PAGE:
A few years into my career as a web developer, I realized that getting into the 9-5 lifestyle was one the worst decisions I've made up until that point.
Using my passion for writing code to build someone else's dream and being paid a tiny fraction of the potential upside was just unbearable.
It felt like I was leaving millions of dollars on the table in exchange for being able to buy a few cool gadgets.
So, in 2008, I took a shot at starting my first SaaS business.
And I can remember quite vividly that shortly after I settled on the idea for what the app was going to be, I've realized I had absolutely no clue how to price it.
But that was a long time ago, and I've learned a lot about pricing SaaS products while working with many successful startups over the past decade.
I want to show you a few pricing strategies that you can use as a starting point for pricing your own SaaS products.
Here's what pricing looks like to the untrained eye (or what I used to think pricing was).
On the one hand, if you're pricing your product too low, you risk leaving money on the table and having to increase your prices later on. That's probably not going to sit well with existing users.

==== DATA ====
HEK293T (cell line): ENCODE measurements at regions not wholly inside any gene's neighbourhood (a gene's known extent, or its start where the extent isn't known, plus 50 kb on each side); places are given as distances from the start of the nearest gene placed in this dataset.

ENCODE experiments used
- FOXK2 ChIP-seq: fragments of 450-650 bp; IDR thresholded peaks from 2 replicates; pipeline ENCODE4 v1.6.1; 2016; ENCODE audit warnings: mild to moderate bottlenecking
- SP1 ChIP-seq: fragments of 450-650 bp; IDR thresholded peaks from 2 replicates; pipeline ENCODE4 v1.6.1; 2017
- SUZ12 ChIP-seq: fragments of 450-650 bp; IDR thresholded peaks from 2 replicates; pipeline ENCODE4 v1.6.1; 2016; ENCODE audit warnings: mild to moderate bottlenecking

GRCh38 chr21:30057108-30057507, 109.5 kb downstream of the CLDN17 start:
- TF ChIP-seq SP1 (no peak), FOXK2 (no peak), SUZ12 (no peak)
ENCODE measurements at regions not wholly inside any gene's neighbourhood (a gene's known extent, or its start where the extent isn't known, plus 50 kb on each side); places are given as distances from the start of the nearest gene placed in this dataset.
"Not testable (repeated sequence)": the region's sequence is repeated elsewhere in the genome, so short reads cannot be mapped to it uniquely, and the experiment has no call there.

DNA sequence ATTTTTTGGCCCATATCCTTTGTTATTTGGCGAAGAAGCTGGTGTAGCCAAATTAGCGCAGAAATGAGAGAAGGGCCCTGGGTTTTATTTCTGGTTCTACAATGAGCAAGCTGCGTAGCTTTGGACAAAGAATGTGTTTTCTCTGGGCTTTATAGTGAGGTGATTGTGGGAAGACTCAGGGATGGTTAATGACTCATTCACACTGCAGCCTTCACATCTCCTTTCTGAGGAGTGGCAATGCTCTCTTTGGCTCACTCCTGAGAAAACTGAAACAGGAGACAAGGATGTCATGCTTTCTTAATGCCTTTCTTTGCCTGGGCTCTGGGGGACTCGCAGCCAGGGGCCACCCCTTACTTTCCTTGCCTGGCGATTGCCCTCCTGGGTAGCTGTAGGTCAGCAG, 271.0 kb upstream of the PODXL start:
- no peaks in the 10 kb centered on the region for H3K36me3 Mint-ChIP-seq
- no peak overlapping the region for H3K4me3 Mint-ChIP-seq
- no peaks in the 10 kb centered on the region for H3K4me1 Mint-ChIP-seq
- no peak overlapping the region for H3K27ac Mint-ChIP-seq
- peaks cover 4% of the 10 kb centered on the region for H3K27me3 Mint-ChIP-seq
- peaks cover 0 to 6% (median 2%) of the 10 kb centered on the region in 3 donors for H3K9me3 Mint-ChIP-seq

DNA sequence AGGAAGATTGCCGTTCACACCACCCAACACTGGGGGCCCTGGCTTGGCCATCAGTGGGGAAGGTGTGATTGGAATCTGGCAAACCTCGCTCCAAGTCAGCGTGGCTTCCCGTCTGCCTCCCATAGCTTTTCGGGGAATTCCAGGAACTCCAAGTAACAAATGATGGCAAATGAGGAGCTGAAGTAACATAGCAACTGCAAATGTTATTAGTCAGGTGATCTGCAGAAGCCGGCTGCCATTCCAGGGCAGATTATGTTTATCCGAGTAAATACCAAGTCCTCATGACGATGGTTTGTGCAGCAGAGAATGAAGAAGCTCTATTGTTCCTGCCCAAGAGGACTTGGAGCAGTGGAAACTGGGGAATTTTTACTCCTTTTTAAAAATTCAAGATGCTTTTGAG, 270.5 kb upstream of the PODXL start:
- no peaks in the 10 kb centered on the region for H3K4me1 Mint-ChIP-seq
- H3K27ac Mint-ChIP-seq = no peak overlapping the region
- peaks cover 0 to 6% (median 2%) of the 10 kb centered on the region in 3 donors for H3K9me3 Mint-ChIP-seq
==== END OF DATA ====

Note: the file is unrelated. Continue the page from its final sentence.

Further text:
On the other hand, if the price is too high, you risk sending all your users to your competition.
It might seem like you have no choice but to get it right from the get-go. But that's not entirely true.
I now see pricing as a positioning tool that helps you change how people perceive your product.
And that's important because your product is not for everyone. You've chosen a very specific segment of the market that your product can help.
If you haven't done that yet, make sure to validate your idea first so you know who your target market is.
But if you have done that already, you'll see how pricing can further optimize your position on the market and make your product stand out from the crowd.
For example, let's assume we have a large segment of the market that consists of consumers, entrepreneurs, and enterprises.
By pricing your product higher, you will attract only entrepreneurs or enterprises, excluding consumers.
And, if you understand what you're doing, pricing can be a powerful positioning tool.
So then, the real challenge is not how high or how low to price your product but how to find a blue ocean where your product can thrive.
People (including business people) are not dumb. They want to get a great deal in exchange for their money. They want the value of what they're getting to be much higher than what they're paying for it.
So, how much value does your product bring to the table? Like, what's the exact number?
Answering that question is impossible without knowing who your customer is, what problem they want to solve, and how much that problem is worth to them.